This article was originally published in 2015 and has been completely updated in 2020.
How can we become better organized? This is a question that has occupied all our minds at different times.
A few years ago I did some work as a business coach, using a simple but powerful system. At its core it was about successfully compiling a ‘to do’ list. Sounds surprisingly simple, but it was robust and powerful in improving the management and structure of businesses. Overall, it was a more sophisticated technique than it might sound. It applies equally as well to the smallest firm to the largest organization – adjusting the scope to the size of the client.
I found that business coaching was a really hard business to break into, and so after a couple of years I returned to public relations. Imagine my surprise when I found the same technique to improve a business is being advocated by a leading US expert in management performance. The expert, Tony Shwartz, has written several books on management productivity, including the best-seller, Be Excellent at Anything.
Interviewed recently in the Harvard Business Review, Swartz confirmed his finding that people should approach work as a series of short sprints, not an all-day marathon. Humans are designed to be rhythmic and are at our best when we are moving rhythmically between spending energy and renewing it.
Schwartz encourages people to work in 90-minute bursts and then take a break to recover, just like athletes in training. He advocates that people should eat small, energy-rich meals every few hours rather than three big meals per day. Schwartz also believes that people should do their most important work first thing in the day rather than dealing with emails and other administrative tasks that we may use to ‘warm up’.
We all maintain ‘to do’ lists in one form or another. Without knowing what we need to do, we would be hopelessly inefficient. Schwartz and another efficiency expert, David Allen, believe that the secret to successful to-do lists is to break them down into small components.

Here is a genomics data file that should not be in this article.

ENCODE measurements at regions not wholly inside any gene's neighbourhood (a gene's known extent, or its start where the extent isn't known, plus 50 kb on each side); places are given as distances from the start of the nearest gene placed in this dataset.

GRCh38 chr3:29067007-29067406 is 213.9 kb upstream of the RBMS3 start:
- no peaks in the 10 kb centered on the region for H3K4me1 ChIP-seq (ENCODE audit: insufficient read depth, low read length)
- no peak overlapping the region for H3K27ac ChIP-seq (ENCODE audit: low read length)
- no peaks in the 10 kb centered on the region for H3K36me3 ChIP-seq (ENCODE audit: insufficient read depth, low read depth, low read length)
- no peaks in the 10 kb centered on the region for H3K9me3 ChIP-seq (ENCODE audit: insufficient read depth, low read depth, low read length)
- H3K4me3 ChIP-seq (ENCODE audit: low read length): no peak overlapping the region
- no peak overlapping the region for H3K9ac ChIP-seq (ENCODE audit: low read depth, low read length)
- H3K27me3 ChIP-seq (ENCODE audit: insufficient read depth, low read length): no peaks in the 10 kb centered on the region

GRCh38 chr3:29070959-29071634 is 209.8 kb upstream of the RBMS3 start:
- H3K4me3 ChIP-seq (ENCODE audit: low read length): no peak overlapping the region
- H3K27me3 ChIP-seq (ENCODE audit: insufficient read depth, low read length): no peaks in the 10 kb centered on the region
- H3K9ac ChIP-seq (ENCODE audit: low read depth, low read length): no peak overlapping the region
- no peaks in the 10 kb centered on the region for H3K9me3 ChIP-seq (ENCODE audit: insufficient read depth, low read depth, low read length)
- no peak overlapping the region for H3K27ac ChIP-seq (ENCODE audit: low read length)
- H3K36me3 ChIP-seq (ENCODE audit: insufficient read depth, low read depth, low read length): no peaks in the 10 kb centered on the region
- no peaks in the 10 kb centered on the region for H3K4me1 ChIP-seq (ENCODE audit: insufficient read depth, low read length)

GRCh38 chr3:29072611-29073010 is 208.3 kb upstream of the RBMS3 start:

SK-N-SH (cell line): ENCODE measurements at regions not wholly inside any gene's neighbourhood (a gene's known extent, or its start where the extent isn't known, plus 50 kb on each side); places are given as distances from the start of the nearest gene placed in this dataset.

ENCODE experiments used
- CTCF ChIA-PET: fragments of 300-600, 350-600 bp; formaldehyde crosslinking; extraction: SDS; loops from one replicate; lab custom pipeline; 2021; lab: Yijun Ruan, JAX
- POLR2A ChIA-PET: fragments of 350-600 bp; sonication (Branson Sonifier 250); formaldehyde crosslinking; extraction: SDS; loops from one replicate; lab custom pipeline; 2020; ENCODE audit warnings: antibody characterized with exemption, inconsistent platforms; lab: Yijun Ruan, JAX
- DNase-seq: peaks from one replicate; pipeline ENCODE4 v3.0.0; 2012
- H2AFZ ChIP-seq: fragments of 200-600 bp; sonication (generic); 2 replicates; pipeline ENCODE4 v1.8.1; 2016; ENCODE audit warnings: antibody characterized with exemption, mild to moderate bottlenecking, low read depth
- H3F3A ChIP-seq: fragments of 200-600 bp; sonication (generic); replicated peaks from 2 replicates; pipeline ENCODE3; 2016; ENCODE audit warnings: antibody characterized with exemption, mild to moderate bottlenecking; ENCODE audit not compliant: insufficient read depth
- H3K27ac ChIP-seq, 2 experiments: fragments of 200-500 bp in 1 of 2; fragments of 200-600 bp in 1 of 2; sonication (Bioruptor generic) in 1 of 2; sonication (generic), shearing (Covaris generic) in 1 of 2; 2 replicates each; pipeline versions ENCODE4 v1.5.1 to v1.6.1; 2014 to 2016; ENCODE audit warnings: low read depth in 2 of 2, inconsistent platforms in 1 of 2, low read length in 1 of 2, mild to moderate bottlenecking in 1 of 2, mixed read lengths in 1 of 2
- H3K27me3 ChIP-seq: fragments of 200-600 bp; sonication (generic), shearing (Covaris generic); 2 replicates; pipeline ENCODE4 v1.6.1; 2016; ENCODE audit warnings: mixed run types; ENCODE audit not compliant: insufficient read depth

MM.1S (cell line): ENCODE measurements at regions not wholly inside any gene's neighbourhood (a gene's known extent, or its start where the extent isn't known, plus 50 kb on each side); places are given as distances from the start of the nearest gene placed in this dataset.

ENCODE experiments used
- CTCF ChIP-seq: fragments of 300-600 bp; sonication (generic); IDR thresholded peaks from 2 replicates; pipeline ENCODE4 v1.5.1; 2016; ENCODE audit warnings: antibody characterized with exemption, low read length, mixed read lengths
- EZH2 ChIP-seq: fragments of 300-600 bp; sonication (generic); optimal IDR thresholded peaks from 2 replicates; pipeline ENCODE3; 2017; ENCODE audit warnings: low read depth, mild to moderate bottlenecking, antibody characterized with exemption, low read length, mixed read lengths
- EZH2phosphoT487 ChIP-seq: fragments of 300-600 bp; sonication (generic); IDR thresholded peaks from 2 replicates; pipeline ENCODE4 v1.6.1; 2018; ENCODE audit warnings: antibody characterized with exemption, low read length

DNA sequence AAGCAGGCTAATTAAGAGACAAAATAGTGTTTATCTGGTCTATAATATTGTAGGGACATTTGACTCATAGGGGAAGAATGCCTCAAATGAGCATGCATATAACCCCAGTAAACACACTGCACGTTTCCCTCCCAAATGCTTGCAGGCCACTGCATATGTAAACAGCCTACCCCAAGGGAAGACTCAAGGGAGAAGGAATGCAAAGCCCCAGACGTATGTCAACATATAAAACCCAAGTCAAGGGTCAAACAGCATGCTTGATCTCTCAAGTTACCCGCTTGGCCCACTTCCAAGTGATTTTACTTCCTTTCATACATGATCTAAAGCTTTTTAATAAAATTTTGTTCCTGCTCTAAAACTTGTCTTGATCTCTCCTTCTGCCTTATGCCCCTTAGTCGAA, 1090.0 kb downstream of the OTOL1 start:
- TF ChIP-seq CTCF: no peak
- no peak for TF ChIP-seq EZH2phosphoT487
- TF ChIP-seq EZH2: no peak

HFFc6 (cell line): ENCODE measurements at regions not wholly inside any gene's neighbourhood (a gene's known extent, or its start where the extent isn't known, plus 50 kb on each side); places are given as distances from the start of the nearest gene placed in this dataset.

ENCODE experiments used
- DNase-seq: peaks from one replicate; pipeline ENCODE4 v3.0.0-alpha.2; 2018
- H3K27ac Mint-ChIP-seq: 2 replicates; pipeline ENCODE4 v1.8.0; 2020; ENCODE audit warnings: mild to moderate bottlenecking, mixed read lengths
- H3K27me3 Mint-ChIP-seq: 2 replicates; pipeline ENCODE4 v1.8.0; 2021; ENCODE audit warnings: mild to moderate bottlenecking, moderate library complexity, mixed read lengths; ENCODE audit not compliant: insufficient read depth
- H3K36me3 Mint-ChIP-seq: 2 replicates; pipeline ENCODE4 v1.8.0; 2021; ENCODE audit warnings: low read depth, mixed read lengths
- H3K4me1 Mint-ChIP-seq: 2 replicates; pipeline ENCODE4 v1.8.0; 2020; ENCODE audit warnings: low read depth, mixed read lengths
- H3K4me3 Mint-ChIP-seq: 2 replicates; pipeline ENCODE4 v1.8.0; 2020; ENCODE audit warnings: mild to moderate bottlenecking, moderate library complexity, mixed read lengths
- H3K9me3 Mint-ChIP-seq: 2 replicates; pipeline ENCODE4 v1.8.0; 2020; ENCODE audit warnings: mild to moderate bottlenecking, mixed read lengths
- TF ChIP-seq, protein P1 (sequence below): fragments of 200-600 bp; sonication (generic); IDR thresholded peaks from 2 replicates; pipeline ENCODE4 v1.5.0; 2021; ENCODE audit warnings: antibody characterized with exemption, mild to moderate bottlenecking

Their stance echoes that old saying that the best way to eat an elephant (a big task) is to eat it in small chunks. Famous industrialist Henry Ford said much the same: “Nothing is particularly hard if you divide it into small jobs.”
The core of this technique is to break big tasks down and focus on smaller ‘next actions’ that are less intimidating. For instance, instead of putting just the name of a project in your diary or calendar, and starting on what you think is important, you break the project down into small steps and enter each small step regularly into your calendar so you can achieve them progressively.
For example, when organizing a media launch, you might start working on the items that have the longest lead-time to ensure they are ready in time, plus any venue bookings etc that need to be made well ahead. Then you can break down the rest of the project tasks into small components. In this way, you will accomplish regular progress in your project. The bonus is that by starting early and working regularly in manageable small chunks, you will come up with ideas on the way that you would not have if you had rushed it all in a tight period of time.
The psychology supporting this is that we really like to produce, to complete activities. It is much easier to complete a small chunk of activity than to face a big project entry in our calendar or diary. We can see the regular small progress results being achieved and therefore we gain greater motivation for completing the overall project and achieve greater satisfaction along the way.
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